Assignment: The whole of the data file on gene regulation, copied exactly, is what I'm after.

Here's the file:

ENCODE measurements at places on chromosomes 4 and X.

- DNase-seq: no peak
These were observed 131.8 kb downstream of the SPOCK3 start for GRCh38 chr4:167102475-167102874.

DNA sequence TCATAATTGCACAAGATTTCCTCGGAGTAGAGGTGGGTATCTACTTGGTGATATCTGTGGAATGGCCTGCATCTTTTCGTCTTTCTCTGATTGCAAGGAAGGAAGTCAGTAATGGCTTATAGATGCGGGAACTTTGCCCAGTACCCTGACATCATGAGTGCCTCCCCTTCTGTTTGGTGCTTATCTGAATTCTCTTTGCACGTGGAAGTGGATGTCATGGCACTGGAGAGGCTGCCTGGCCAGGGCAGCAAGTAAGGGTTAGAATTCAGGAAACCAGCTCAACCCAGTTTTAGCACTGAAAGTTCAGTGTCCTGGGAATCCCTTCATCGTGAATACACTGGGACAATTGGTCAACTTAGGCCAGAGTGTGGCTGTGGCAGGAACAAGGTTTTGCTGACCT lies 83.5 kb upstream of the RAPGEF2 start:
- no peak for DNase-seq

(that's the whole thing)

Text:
ENCODE measurements at places on chromosomes 4 and X.

- DNase-seq: no peak
These were observed 131.8 kb downstream of the SPOCK3 start for GRCh38 chr4:167102475-167102874.

DNA sequence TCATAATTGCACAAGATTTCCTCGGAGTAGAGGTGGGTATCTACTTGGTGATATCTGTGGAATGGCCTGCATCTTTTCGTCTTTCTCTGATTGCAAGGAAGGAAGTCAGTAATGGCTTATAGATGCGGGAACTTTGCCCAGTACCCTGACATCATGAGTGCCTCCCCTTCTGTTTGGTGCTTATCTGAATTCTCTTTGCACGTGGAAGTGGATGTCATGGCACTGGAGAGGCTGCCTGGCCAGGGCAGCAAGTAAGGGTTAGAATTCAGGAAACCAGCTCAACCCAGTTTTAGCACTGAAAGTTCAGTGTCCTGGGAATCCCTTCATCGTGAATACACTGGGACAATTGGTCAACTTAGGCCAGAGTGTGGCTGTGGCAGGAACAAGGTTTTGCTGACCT lies 83.5 kb upstream of the RAPGEF2 start:
- no peak for DNase-seq